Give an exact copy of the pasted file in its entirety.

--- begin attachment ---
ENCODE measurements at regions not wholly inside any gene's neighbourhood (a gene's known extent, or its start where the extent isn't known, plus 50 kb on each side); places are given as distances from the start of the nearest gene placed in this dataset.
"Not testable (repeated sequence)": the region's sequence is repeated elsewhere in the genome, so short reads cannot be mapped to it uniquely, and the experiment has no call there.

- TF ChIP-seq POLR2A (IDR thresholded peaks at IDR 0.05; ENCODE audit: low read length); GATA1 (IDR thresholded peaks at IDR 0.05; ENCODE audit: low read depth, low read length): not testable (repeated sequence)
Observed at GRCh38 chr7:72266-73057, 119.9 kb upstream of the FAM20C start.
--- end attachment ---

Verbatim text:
ENCODE measurements at regions not wholly inside any gene's neighbourhood (a gene's known extent, or its start where the extent isn't known, plus 50 kb on each side); places are given as distances from the start of the nearest gene placed in this dataset.
"Not testable (repeated sequence)": the region's sequence is repeated elsewhere in the genome, so short reads cannot be mapped to it uniquely, and the experiment has no call there.

- TF ChIP-seq POLR2A (IDR thresholded peaks at IDR 0.05; ENCODE audit: low read length); GATA1 (IDR thresholded peaks at IDR 0.05; ENCODE audit: low read depth, low read length): not testable (repeated sequence)
Observed at GRCh38 chr7:72266-73057, 119.9 kb upstream of the FAM20C start.